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Spirit of God; for they are foolishness unto him: neither can he know them, because they are spiritually discerned. 'Nor is it strange that the natural man should not discern the things of the Spirit; for, in all other cases, a simple perception can only be excited by its proper object. The ideas of sound and colour, of proportion and symmetry, of beauty and harmony, are never found in the mind, till the objects, by which these pleasing sensations or emotions are inspired, have been presented to our observation. How then shall we rightly apprehend the nature and effects of communicated grace, before they are felt? or how can we explain to others sensations for which language has no words, and to which the persons whom we would enlighten have no feeling analogous in their own minds?'
The language of the heart of a natural man to God is, Depart from me; for I desire not the knowledge of thy ways. I say the language of the heart; because the existence of this diabolical aversion is by multitudes peremptorily denied. But every act of sin is rebellion against the authority of God in his law i a contumacious disregard of the sanctions by w hich it is enforced; and while men indulge themselves in criminal pursuits, in vain do they disown the being of a disposition hostile to the divine character. There have always been men that have professed to know God, but who have in works denied him: and, while this ignorance and aversion continue, the sinner will persevere in the paths of iniquity and of death, suspecting neither danger nor deception. 'Though he walk in the imaginations of his heart, to add drunkenness to thirst, yet doth he bless himself in his heart, saying, I shall have peace.' Selflove flatters him with undoubted assurance of mercy. Imagination pictures a God all benignity and love. No regard is paid to his truth and his holiness as rector of the world; nor is it. remembered that it is in the nature of things impossible divine justice shQiild, without satisfaction, remit punishment where transgressions are committed.
If the deluded sinner become at all serious, and the thought of eternity obtrude on his reflection, and disturb his quiet; he purposes amendment of life, as the most likely means of making God propitious.
'Remorse begets reform. His master lust
This alteration of conduct, joined to the mercy of God, will, he thinks, completely save him, though it be at the last hour. If, however, conscience do her work faithfully, he is exceedingly alarmed: he begins to proportion his diligence to his danger, 'and purposes,' as Hawkesworth expresses it, 'more uniform virtue and more ardent devotion, in order to secure himself from the worm that never dies, and the fire that is not quenched;' but until convinced by the Holy Spirit that • all his righteousness is as filthy rags,' he is never brought, even at the last extremity, to reject his own supposed moral worth.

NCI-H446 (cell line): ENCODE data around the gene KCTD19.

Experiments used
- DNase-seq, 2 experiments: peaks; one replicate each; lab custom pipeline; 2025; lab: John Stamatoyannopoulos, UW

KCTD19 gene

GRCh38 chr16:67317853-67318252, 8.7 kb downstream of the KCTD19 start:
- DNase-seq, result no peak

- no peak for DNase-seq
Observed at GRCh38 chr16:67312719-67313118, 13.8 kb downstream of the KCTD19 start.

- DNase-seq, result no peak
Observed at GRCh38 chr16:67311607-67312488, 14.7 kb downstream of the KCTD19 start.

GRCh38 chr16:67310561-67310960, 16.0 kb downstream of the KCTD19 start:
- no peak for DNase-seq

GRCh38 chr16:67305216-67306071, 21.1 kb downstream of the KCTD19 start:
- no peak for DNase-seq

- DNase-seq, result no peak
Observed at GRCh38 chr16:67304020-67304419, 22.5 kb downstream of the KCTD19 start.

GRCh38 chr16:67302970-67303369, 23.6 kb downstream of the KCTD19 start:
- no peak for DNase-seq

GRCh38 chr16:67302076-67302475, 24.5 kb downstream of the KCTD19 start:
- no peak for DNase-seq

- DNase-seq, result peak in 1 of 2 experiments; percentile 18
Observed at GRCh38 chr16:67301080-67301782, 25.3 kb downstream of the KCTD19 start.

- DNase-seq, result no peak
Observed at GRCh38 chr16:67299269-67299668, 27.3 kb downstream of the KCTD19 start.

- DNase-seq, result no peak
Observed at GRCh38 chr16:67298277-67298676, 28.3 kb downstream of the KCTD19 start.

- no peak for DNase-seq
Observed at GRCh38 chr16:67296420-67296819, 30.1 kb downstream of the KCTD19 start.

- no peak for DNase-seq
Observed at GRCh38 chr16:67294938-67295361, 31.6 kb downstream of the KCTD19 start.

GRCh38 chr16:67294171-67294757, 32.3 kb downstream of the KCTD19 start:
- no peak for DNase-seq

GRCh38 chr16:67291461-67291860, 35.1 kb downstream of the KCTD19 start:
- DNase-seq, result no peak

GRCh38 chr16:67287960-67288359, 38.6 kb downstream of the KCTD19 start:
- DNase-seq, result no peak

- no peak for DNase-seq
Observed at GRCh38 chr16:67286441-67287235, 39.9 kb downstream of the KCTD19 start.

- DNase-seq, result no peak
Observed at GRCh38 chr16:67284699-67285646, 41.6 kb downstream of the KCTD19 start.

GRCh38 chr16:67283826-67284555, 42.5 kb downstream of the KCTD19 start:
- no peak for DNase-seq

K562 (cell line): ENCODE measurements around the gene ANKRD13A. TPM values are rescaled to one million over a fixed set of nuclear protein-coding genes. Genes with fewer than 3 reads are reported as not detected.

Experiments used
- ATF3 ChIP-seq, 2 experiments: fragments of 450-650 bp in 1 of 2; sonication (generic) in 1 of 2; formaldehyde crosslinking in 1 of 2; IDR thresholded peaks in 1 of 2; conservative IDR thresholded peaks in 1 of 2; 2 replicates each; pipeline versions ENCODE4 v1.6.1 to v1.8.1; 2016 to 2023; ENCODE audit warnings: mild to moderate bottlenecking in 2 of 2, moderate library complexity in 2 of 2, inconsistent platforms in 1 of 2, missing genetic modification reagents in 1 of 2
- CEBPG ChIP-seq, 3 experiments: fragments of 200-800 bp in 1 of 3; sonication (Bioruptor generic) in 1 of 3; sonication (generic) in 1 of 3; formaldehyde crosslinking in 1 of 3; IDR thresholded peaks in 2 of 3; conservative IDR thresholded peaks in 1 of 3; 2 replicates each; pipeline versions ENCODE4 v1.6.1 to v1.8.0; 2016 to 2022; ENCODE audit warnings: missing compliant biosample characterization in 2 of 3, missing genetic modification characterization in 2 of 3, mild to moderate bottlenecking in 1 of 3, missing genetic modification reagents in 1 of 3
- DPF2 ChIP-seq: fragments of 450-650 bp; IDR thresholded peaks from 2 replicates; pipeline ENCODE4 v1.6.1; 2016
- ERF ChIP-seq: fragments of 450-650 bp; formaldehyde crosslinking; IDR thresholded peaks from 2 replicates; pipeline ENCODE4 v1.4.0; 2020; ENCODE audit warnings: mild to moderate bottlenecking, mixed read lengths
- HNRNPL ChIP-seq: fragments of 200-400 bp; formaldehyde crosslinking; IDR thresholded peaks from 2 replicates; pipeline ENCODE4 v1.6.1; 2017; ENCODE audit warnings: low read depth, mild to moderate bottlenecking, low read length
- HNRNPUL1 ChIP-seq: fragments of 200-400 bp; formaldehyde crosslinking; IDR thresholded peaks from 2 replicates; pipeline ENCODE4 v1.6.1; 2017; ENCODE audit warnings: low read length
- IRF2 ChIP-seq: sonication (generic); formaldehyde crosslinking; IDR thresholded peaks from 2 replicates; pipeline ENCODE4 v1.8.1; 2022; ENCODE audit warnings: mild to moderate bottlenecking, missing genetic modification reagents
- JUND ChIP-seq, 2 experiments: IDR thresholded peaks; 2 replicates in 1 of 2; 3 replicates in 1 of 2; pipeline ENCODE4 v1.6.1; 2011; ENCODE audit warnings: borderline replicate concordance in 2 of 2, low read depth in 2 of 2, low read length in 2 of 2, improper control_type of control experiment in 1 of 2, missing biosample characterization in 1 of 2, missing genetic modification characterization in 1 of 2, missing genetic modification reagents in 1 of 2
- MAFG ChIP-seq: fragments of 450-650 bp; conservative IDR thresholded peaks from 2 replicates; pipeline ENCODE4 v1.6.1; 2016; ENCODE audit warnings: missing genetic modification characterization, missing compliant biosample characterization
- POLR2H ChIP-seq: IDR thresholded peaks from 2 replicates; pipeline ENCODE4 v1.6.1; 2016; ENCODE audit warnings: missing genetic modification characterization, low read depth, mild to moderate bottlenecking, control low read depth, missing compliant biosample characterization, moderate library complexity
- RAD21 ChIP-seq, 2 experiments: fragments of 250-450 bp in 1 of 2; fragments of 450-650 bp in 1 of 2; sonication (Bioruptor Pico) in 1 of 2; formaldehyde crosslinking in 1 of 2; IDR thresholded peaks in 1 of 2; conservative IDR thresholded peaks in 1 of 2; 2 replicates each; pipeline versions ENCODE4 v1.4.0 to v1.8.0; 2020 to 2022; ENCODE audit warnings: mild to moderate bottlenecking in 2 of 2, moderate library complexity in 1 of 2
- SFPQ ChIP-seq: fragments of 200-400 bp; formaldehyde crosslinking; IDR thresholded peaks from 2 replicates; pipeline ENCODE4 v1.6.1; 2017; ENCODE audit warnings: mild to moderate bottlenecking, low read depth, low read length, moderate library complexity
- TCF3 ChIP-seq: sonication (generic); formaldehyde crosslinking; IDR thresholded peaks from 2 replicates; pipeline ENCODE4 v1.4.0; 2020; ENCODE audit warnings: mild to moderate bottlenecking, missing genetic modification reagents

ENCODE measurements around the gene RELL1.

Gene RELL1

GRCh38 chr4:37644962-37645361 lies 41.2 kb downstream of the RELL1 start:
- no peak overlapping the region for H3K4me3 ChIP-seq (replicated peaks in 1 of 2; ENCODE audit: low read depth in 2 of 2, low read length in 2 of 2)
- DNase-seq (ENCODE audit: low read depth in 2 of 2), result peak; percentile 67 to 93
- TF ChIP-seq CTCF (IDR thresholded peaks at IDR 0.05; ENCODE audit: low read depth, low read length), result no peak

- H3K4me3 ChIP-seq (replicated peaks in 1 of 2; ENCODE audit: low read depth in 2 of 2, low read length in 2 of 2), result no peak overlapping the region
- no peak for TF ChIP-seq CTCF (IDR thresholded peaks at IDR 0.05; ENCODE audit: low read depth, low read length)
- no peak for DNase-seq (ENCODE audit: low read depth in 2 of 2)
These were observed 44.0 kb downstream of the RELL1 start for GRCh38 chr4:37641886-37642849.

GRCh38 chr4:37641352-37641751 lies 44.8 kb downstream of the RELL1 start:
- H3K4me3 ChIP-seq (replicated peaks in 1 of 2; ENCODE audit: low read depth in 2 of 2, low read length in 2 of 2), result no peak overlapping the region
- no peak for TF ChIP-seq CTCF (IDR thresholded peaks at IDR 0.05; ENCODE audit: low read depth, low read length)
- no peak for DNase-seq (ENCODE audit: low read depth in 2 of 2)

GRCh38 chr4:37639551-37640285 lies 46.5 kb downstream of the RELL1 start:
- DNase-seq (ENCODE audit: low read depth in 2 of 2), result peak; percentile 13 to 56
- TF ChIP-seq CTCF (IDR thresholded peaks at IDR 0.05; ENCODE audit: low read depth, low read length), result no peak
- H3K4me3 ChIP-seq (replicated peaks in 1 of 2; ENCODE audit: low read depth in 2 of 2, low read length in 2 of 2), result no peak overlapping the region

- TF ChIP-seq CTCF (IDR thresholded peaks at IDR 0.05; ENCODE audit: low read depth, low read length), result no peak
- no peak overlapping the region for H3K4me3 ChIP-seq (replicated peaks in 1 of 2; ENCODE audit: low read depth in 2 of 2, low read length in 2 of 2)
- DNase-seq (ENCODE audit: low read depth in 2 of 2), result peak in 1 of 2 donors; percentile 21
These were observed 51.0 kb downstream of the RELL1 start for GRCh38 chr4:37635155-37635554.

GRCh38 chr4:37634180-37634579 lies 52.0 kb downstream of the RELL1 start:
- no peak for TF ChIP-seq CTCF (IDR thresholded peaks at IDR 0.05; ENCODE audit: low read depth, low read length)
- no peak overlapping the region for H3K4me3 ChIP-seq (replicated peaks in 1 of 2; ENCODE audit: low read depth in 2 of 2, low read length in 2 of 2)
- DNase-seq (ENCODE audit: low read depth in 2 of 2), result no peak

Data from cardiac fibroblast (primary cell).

Such are the views, and such the principles, on which the natural man reasons, when guilt arrests the conscience, and the salvation of his soul becomes a matter of serious inquiry. The tear of sorrow is to purchase oblivion for the past, and future reformation to merit the felicity of heaven. He never considers that the imperfection of his duties renders eternal blessedness in this way unattainable. But when the Spirit of God strips him of all his imaginary excellence, and shews him that the divine law is spiritual; that it requireth perfect purity of heart as well as of conduct, he then sees that he is indeed 'wretched, and miserable, and poor, and blind, and naked.' He cries, in the anguish of his soul, What! will nothing that I can do entitle me to happiness? If so, 'How then can man be justified with Cod? or how can he be clean that is born of a woman?' . . t
Such is the inquiry of an awakened .soul: and such, Lavinia, I know is the language of your heart. While, therefore, I am endea* vouring to answer the inexpressibly important question, pray 'that the God of our Lord Jesus Christ, the Father of glory, may give unto
you the spirit of wisdom and revelation in the knowledge of him.'
In attempting this, we must return to that once happy paradise, where our first parents forfeited their title to present and to future happiness. Here, while lamenting over their apostasy from God, we discover the interposing hand of divine mercy extended to administer relief—to point the way to 'a paradise,' as Witsius expresses it, 'far preferable to the earthly, and to a felicity more stable than that from which Adam fell. Here a new hope shines upon ruined mortals, which ought to be the more acceptable, the more unexpected it comes. Here conditions are prescribed, to which eternal salvation is annexed; conditions, not to be performed again by us, which might throw the mind into despondency; but by him that would not part with his life before he had truly said—It is finished.' No sooner is the rebellion of our apostate ancestors acknowledged, than a Saviour is graciously promised—' The s«.ed of the woman shall bruise the serpent's head.' • . •